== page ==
Boyes Turner’s medical negligence team obtained a £250,000 settlement for a widow whose husband developed stage 4 cancer and died after two GPs misdiagnosed his malignant melanoma (skin cancer) as a verruca.
Misdiagnosis and delayed referral lead to advanced skin cancer
Our client’s husband sought advice from his GP (the first defendant) after noticing a 1cm x 1cm black pigmented lesion on the sole of his foot. The doctor examined the lesion and diagnosed a verruca. He recommended the man treat it with over-the-counter verruca medication, advising that it could take a long time to eradicate. No advice was given about seeking further medical help if the over-the-counter medication did not work, and nothing was noted in the medical records about the lesion.
Our client’s husband attempted to treat the lesion as recommended by the GP but none of the verruca treatments were effective. Over time the lesion protruded above the surrounding skin, which became dry and cracked. Attempts to cut back the assumed verruca failed.
Seven months after the first consultation, he saw another GP (second defendant) about a lump, and also showed the second GP the lesion, which had not changed after unsuccessful treatments with over-the-counter verruca medication. The second GP examined the lesion, advised that it was a verruca and recommended some over-the-counter verruca medication. Again, no advice was given to return if that treatment didn’t work.
Our client followed the GP’s advice but saw another GP a year later after the protruding lesion had become painful to walk on. This doctor was concerned about the appearance of the lesion and referred him urgently for a dermatological assessment at the hospital. At the assessment three weeks later, he was referred for an urgent biopsy, which revealed the lesion was a stage 3 malignant melanoma. A palpable lymph node was also found in his groin. He then had an operation to remove the melanoma and take lymph node biopsies. The pathology reports confirmed that the lesion was now stage 4 invasive melanoma and one of the lymph nodes revealed metastatic melanoma. He needed further surgery to clear the lymph nodes from his groin and reconstruct the bottom of his foot. He developed a post-operative infection.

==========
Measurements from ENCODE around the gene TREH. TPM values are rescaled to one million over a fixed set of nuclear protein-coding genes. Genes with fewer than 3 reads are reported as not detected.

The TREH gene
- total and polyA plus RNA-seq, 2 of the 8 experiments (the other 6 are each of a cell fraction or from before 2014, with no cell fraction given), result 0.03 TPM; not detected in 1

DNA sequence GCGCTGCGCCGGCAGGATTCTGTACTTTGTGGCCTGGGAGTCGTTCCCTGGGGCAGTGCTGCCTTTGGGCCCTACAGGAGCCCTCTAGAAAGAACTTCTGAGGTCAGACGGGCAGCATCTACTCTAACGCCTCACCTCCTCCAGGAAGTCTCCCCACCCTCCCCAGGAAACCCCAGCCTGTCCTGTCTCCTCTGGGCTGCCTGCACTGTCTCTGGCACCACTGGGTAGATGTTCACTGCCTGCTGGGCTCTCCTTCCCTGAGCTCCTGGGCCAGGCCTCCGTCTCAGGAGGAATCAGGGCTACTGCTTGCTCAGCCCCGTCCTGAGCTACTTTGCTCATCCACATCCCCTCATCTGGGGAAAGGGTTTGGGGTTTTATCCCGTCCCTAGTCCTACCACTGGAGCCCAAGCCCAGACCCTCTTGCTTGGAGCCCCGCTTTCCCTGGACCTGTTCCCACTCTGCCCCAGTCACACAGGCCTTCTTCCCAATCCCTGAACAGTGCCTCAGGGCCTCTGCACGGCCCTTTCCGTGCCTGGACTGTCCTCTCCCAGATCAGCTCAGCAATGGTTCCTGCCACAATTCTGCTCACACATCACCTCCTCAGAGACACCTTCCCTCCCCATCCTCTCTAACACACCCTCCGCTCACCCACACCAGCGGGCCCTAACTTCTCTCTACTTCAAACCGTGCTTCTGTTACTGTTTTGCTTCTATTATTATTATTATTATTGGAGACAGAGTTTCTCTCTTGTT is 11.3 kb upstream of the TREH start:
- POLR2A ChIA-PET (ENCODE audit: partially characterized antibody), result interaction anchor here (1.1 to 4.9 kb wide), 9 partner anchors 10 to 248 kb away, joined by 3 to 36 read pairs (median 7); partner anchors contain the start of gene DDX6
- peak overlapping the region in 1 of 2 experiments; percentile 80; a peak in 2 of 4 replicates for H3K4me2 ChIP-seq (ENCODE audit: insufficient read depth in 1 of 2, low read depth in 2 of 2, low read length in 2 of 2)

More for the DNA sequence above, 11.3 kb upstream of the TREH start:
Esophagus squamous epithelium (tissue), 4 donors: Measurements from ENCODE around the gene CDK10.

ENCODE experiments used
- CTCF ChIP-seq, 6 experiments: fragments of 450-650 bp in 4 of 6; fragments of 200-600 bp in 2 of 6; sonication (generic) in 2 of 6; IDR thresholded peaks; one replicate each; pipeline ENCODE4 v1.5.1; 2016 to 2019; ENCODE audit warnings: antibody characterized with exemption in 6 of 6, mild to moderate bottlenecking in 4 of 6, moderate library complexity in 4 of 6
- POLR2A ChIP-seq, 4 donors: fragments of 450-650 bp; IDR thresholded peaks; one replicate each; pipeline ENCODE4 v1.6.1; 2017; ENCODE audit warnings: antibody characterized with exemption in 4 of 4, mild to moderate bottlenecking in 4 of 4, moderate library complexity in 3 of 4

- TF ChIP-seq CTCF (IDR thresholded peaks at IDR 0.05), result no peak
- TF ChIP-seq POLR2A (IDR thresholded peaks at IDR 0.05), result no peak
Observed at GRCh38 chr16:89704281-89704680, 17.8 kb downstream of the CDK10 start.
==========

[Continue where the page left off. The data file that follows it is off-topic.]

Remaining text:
In the months after discharge from hospital he suffered severe swelling from lymphoedema. This reduced his mobility and affected his ability to work. He then suffered a recurrence of the cancer but was unable to continue with immunotherapy owing to infection. He died after a series of lengthy hospital admissions during which he needed opiate painkillers to manage his constant pain.
Helping the deceased’s widow make a claim
We helped his widow pursue a claim for compensation against the two GPs who had failed to recognise her husband’s signs of melanoma. We put the claim to the GPs on the basis that the lesion was a surgically treatable melanoma in its early stages at the time of their consultations. Their misdiagnosis of the lesion as a verruca and failure to refer him for urgent dermatological assessment led to his suffering from biopsies, groin dissections, infections and lymphoedema. The delay in referral, diagnosis and treatment ultimately caused his death.
We issued court proceedings. The two GP defendants denied that they had been negligent but entered into settlement negotiations as the case progressed. The case concluded with an out-of-court settlement for our client of just over £250,000.
Our Client said, "Thank you for everything you have done on this case, I am so grateful it came to a happy conclusion and that came from all your hard work. Has been a pleasure dealing with you over the last nearly 6 years. You have given fantastic support and guidance."
If you have suffered severe injury or the loss of a loved one as a result of medical negligence, you can talk to one of our specialist solicitors, free and confidentially, by contacting us here.